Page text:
Caribbean Agricultural Workers Keep Fighting for Compensation from Pesticide Exposure

Caribbean Agricultural Workers Keep Fighting for Compensation from Pesticide Exposure

2021-02-19 12:07:06

SAN JUAN, Puerto Rico – Farm workers who have long sought compensation for contamination by a pesticide banned in France, but used in the country's Caribbean islands, Martinique and Guadeloupe, finally have a day of waiting for the court.

Investigative magistrates in Paris last month held a videoconference hearing with representatives of consumer, agricultural and environmental groups who met in a courtroom in Martinique to determine how to deal with a complaint that had been languishing since 2006.

"I never gave up," attorney Harry Durimel said during a telephone interview from Guadeloupe. "This is serious business that deserves everyone's involvement."

The complaint concerns Chlordecone, a pesticide also known as Kepone that was banned in the US in 1976 after several infamous incidents, including the contamination of the James River in Virginia, and has been blamed for neurological problems, including slurred speech.

French health authorities have expressed concern that it could be related to the high rate of prostate cancer in the Eastern Caribbean, and some studies have suggested it may be related to preterm births.

It was legally marketed in France from 1981 to 1990 and was used in Guadeloupe and Martinique for three more years to control the banana weevil under an exemption granted by the French government.

Durimel and other attorneys claim the exemption was illegal. The lawsuit accuses the French government of failing to protect the health of its population and of not doing enough to identify and mitigate the effects of chlorine con pollution on both islands, with a total population of about 750,000.

& # 39; They silently poisoned us, & # 39; said Durimel.

The French Overseas Ministry has not returned a request for comment.

Durimel said France considers the pesticide so risky that in October 2002 it ordered the burning of 1.5 tonnes of sweet potatoes arriving from Martinique in the port of Dunkirk because they contained chlordecone.

The pesticide is slowly being broken down, with some experts estimating that pollution in Martinique and Guadeloupe will persist for decades or even centuries after the ban.

In Martinique, authorities temporarily banned fishing in all rivers and some coastal areas in 2009 after finding that almost all fish sampled were still contaminated. American studies in the James River found tainted fish decades after Kepone was banned.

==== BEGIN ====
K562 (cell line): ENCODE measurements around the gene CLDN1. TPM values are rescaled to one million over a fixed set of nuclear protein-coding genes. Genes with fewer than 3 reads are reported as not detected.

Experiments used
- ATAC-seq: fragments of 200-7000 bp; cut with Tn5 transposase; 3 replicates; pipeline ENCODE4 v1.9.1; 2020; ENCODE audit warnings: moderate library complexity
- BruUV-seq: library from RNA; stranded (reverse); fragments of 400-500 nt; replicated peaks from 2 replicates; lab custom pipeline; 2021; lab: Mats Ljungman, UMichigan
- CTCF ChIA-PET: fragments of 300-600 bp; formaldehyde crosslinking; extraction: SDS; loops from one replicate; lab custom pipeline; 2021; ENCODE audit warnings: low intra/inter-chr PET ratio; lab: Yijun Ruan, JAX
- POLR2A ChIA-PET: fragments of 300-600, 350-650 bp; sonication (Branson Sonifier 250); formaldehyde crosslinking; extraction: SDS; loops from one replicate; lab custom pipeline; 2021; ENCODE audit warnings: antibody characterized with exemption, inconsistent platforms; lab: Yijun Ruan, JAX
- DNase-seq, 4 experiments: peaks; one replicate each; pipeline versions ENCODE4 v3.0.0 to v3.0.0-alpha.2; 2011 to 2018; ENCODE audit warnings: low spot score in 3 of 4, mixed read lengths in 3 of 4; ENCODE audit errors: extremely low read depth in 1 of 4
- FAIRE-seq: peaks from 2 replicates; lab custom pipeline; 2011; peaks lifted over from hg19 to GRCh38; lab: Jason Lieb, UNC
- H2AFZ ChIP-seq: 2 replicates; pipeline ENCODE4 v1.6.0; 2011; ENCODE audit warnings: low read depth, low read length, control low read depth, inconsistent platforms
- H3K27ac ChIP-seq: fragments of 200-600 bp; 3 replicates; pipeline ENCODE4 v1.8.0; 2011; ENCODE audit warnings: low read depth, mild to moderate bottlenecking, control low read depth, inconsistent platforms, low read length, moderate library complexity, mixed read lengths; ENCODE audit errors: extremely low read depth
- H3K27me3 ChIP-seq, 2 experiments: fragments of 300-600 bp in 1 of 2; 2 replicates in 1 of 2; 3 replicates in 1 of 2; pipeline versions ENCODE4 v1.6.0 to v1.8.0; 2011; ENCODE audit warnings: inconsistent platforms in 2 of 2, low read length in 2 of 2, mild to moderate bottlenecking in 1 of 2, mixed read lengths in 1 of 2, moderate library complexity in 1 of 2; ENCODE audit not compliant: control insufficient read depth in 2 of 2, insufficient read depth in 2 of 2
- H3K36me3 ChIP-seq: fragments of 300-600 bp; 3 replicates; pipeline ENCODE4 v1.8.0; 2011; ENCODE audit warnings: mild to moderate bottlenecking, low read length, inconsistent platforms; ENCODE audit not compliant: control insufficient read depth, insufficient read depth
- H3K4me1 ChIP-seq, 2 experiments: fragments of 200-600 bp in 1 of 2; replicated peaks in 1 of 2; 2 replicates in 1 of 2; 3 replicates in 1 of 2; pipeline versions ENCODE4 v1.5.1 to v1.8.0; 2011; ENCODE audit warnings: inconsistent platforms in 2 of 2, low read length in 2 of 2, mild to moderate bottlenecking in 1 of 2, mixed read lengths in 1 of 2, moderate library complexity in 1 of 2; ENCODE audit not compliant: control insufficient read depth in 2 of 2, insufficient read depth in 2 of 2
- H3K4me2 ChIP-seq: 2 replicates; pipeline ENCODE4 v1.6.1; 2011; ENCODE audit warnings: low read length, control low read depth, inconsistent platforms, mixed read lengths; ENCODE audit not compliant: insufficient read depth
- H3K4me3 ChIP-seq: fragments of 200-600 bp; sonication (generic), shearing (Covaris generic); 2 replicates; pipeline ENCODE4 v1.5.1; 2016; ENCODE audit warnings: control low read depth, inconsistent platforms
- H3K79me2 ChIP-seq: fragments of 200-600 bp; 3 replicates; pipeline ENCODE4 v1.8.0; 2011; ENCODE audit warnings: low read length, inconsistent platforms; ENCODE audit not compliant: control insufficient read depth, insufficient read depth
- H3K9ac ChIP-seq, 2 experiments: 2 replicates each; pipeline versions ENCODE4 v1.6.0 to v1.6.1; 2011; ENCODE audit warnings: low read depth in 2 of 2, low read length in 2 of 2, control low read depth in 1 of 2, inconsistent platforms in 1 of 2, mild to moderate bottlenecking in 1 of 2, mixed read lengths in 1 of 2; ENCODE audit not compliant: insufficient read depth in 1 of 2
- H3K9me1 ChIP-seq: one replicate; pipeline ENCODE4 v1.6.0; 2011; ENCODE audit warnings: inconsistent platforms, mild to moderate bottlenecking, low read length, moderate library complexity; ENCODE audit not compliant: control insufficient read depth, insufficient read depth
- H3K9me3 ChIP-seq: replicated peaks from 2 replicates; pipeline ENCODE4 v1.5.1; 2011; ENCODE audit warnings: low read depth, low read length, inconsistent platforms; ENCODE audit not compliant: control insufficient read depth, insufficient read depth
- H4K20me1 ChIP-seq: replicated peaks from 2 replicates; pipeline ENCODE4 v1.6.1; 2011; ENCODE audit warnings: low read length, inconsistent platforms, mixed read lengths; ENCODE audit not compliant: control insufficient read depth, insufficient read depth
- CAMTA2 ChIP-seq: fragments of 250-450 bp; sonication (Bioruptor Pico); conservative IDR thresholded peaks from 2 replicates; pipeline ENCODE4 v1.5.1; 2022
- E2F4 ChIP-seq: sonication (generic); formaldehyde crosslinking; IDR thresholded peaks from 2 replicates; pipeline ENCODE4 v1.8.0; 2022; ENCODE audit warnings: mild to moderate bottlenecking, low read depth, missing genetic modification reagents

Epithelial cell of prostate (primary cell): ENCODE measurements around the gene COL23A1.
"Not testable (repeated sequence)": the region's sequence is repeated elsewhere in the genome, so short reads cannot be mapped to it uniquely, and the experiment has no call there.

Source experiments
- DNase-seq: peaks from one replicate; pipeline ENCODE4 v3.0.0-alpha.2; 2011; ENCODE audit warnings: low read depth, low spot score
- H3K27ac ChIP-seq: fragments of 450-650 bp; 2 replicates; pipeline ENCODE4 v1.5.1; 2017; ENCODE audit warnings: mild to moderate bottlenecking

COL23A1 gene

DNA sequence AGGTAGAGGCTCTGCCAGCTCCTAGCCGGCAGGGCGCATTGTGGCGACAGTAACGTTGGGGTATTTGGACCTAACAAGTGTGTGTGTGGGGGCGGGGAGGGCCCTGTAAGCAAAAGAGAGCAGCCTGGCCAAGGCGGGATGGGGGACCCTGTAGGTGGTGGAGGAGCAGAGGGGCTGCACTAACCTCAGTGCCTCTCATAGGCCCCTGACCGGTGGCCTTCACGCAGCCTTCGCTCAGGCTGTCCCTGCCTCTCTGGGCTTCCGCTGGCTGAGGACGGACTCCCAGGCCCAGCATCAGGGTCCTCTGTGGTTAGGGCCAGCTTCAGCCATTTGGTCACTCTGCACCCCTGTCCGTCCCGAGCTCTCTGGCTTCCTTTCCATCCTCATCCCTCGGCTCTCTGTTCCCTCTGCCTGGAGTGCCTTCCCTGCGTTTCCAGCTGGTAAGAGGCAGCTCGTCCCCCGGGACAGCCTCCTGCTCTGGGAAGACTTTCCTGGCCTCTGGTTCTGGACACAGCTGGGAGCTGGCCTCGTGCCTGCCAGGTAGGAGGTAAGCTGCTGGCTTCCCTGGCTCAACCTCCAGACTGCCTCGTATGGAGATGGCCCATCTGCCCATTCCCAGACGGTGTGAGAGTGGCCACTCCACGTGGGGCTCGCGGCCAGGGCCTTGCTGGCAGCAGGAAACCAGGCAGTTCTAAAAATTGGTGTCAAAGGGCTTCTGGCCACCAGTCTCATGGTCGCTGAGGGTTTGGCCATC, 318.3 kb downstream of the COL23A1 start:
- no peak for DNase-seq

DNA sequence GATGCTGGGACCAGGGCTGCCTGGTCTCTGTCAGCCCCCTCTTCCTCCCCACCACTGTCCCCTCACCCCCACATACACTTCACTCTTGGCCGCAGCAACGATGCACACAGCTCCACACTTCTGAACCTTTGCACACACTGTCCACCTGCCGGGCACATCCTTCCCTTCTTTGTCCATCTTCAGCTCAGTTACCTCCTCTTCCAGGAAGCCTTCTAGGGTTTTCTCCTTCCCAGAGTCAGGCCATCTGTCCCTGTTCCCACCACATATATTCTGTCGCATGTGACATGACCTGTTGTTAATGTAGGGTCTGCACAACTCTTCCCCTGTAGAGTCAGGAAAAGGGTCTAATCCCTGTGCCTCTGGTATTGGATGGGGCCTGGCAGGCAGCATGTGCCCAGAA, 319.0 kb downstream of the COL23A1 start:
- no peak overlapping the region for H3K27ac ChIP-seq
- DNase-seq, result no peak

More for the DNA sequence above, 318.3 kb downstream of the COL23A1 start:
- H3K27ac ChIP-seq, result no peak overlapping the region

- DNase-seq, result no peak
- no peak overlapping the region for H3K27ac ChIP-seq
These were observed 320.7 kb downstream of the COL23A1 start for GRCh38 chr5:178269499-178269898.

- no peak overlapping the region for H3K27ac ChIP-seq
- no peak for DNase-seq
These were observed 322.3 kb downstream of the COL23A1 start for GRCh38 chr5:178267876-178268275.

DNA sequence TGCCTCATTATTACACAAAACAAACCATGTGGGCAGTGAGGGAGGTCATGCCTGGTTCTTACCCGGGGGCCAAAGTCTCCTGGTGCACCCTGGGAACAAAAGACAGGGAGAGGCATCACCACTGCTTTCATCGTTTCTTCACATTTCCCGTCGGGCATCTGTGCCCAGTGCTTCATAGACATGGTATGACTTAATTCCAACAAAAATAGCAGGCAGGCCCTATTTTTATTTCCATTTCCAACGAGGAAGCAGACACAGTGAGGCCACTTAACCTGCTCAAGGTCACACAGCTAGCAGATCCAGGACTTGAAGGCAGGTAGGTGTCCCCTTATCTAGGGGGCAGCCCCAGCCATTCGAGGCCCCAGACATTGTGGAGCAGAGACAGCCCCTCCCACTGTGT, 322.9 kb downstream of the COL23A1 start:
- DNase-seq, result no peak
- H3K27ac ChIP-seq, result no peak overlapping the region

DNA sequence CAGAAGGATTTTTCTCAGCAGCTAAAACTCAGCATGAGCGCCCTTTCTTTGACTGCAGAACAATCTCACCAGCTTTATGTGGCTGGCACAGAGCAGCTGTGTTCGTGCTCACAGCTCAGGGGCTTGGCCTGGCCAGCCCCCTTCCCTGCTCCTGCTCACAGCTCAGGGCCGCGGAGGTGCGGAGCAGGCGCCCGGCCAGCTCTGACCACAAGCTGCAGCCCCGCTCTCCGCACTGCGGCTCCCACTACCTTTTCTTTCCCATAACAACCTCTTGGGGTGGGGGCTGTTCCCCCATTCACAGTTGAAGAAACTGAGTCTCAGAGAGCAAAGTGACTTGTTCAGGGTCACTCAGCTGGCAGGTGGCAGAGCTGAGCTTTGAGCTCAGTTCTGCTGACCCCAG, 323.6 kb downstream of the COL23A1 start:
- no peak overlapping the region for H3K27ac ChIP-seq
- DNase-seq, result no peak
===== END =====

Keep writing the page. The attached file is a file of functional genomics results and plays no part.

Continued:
French officials had previously banned the sale of goods containing chlordecone and ordered that all soil be analyzed before growing root vegetables. But the complaint says those measures were not enforced and did not impose severe penalties. In 2002, authorities in Martinique and Guadeloupe seized several tons of chlorine cone.

"Ultimately, it appears that the state has failed miserably in its mission to protect public health," said the complaint filed by the Guadeloupe Regional Consumers Association; SOS Environment Guadeloupe; the Agriculture, Society, Health, Environment and the Union of Agricultural Producers of Guadeloupe group.

A 2015 article in the journal Environmental Science and Pollution Research summarized the pesticide's long-standing effects: “From 1999 to now, measurements of chlordecone in blood samples have shown that much of France's West Indies population is still contaminated. "

It noted that 88% of the samples collected from 100 adult men in Guadeloupe in 1998 contained chlordecone, and in 2004, chlordecone was found in 87% of 122 pregnant women in Guadeloupe and in 77% of breast milk samples.

Years later, a 2005 to 2007 study in Guadeloupe found chlordecone in 67% of 623 men diagnosed with prostate cancer, according to the article.

It expressed concern about exposure during pregnancy and the development of the child "and possible long-term effects such as cancer."

France has made several efforts to combat the chldecon contamination, and the most recent plan, due to be launched in the coming weeks, has a budget of $ 112 million, three times the previous plan, French officials said. Proposed measures for the next six years include analyzing tap water, taking blood samples, and monitoring human exposure levels. Officials also plan to map soils to identify the most polluted areas.

But many activists remain dissatisfied, and the French government itself noted in an earlier evaluation that several areas need improvement,

The future of the slow business is not clear. Magistrates at the High Tribunal in Paris said some evidence has disappeared and suggested that the statute of limitations could have expired because of any alleged damage caused by the pesticide. No date had been set for a follow-up hearing.

The plaintiffs' lawyers demand that officials find the missing documents and claim that there is no statute of limitations in the case.

While the complaint against the government does not specify possible remedies, Durimel said he envisions a fund to help victims: "The goal is for those who pollute to pay."

Alfred Marie-Jeanne, chairman of Martinique's executive council, wrote to French President Emmanuel Macron last month that he was baffled by the report of missing evidence and a possible time limit on the damage suffered by people in Martinique and Guadeloupe.

"They feel they have been betrayed by the state and abandoned by those who should have defended them," he wrote.

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